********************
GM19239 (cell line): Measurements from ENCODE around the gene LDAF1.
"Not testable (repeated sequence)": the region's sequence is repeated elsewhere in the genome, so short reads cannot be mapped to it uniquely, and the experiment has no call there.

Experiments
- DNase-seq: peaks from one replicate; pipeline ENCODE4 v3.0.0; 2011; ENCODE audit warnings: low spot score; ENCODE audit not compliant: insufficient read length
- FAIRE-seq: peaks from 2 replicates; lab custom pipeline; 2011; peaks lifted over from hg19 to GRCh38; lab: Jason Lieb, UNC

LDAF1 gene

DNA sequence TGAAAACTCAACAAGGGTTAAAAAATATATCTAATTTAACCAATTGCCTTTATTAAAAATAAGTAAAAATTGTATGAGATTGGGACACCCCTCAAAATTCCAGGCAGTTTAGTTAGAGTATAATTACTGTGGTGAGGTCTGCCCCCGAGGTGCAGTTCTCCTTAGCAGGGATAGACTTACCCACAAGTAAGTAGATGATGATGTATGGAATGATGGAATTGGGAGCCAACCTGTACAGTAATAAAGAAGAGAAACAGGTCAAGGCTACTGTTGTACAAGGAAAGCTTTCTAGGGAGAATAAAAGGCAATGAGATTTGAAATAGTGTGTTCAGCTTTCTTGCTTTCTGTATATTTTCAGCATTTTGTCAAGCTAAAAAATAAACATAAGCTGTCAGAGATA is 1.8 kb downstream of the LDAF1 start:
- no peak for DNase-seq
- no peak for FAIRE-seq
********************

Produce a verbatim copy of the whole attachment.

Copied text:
GM19239 (cell line): Measurements from ENCODE around the gene LDAF1.
"Not testable (repeated sequence)": the region's sequence is repeated elsewhere in the genome, so short reads cannot be mapped to it uniquely, and the experiment has no call there.

Experiments
- DNase-seq: peaks from one replicate; pipeline ENCODE4 v3.0.0; 2011; ENCODE audit warnings: low spot score; ENCODE audit not compliant: insufficient read length
- FAIRE-seq: peaks from 2 replicates; lab custom pipeline; 2011; peaks lifted over from hg19 to GRCh38; lab: Jason Lieb, UNC

LDAF1 gene

DNA sequence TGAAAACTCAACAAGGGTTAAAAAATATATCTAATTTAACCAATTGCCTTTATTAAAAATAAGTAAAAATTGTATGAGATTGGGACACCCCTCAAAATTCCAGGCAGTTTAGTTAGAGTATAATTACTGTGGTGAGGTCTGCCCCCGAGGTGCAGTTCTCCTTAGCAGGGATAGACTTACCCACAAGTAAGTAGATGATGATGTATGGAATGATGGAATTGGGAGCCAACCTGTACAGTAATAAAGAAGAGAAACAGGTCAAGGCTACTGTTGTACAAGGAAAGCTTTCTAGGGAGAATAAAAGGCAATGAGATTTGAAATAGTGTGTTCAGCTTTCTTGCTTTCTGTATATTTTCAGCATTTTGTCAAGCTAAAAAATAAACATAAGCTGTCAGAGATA is 1.8 kb downstream of the LDAF1 start:
- no peak for DNase-seq
- no peak for FAIRE-seq